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Introducing food waste segregation to apartment complexes can be successfully achieved through a combination of clear communications, an engaged management company and the provision of inexpensive kitchen caddies to residents, according to a study recently published by the Regional Waste Offices.

The study, which took place in an apartment complex in the Santry area of Dublin, Temple Gardens and Temple Lawns, from April to September of 2019, examined the best ways to introduce segregated food waste collection to apartment complexes. In particular, the study looked at the measures required to encourage maximum participation by residents.

The number of households living in apartments in Ireland has grown significantly in the past decade and in the Dublin area over 35% of households currently live in apartments. Although households are legally obliged to segregate food waste, the vast majority of apartment complexes in Ireland do not have the facilities to do so, such as a brown bin collection or a system for the residents to begin segregating their food waste. In addition, for residents and management companies who wish to put a system in place, the process can seem complex. In countries that do have such collections, factors such as restricted kitchen space, inadequate monitoring of communal bin areas, unclear signage and a high turnover of residents all present particular problems for food segregation.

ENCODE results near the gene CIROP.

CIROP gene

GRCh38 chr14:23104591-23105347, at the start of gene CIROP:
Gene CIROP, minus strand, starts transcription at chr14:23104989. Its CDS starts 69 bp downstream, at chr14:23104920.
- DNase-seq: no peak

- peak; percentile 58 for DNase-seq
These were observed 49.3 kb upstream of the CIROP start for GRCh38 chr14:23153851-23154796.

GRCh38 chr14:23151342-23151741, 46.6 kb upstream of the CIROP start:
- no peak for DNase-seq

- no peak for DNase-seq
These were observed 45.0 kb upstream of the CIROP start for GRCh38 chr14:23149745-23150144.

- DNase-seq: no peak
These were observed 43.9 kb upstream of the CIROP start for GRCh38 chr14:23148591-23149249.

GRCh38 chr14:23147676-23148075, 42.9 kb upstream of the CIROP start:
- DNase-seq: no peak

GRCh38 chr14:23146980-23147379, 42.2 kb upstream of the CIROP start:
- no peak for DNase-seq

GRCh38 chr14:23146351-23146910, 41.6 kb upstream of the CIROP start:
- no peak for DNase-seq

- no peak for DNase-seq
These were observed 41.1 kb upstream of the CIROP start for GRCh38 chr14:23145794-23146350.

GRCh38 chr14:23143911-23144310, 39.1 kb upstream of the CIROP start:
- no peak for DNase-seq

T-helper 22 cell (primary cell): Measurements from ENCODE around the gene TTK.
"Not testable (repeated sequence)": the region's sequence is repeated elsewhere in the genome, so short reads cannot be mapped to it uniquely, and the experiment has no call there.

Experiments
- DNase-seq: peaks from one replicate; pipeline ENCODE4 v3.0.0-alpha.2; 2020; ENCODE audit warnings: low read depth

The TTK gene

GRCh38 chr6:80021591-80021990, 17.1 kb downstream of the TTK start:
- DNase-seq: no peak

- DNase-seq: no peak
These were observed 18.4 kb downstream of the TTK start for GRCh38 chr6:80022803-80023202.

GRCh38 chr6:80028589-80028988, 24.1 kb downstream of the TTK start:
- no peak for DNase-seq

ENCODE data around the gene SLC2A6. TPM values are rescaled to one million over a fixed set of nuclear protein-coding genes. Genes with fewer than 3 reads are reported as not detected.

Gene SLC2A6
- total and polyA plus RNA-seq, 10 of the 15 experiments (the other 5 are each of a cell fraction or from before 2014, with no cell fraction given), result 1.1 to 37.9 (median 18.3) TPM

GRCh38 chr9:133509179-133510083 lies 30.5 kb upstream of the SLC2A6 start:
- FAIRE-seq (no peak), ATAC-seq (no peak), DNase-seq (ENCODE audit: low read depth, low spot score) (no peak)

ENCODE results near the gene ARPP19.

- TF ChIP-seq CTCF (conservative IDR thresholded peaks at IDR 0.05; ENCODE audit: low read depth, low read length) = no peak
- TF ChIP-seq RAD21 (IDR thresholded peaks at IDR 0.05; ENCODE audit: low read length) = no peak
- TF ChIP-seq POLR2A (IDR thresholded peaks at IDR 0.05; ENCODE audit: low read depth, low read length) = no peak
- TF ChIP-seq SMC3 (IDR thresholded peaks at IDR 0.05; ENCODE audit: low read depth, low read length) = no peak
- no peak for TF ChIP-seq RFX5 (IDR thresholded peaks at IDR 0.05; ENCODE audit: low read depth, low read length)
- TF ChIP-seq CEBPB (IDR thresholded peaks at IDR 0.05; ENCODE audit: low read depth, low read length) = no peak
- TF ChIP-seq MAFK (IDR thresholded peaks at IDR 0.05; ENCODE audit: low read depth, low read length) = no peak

Hugh Coughlan, co-ordinator of ACR+ member the Eastern Midlands Waste Region (EMWR) said, “In the Dublin study we set out to introduce a collection for food waste while simultaneously tackling issues that might arise. We also carried out surveys and focus groups of the residents to learn as much as possible about how they were reacting to the new system, what was working for them and what needed to be changed.”

“We found that the two most important factors in encouraging residents to begin segregating their food waste was the provision of the kitchen caddy, an inexpensive item, and signage clearly stating what could be placed in the brown bin. Other factors that facilitated the change included good housekeeping in the communal bin areas, a contact number or email where residents could ask for information and having a management company that is engaged and interested in the process.”

The study recommends the instigation of a national programme to introduce brown bin collections to all apartment complexes. Specific recommendations for local authorities include raising awareness about regulations concerning the segregation and collection of food waste, increased enforcement of the regulations and the use of planning conditions to ensure adequate storage space both in apartment kitchens and communal bin areas.

The report is available here.

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